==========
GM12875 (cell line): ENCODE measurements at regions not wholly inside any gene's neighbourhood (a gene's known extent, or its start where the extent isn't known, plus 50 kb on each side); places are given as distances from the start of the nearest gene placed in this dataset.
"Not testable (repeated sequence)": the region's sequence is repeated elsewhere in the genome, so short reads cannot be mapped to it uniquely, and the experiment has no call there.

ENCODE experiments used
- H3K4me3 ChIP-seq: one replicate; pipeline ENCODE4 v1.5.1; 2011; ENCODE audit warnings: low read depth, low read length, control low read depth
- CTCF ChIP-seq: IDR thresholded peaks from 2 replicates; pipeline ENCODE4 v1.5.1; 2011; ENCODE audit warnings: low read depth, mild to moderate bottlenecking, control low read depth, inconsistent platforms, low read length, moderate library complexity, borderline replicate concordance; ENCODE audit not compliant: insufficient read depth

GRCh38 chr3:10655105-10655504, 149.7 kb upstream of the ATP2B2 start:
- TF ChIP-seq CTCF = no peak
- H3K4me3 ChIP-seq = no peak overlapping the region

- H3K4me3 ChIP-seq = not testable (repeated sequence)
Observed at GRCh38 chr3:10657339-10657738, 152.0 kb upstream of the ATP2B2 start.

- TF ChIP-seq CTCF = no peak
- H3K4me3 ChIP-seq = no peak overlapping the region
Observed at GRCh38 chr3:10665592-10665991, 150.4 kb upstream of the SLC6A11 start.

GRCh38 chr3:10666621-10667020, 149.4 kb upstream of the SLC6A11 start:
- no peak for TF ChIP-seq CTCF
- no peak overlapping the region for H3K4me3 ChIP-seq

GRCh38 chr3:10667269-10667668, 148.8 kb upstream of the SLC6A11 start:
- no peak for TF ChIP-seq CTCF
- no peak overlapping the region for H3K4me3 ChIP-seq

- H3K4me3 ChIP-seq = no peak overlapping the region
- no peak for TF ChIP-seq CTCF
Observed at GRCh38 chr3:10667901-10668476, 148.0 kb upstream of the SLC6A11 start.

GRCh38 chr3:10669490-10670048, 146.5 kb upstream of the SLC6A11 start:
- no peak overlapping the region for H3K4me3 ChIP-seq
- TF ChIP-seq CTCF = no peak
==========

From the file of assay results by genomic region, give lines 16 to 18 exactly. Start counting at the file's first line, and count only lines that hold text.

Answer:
- no peak overlapping the region for H3K4me3 ChIP-seq

GRCh38 chr3:10667269-10667668, 148.8 kb upstream of the SLC6A11 start:
- no peak for TF ChIP-seq CTCF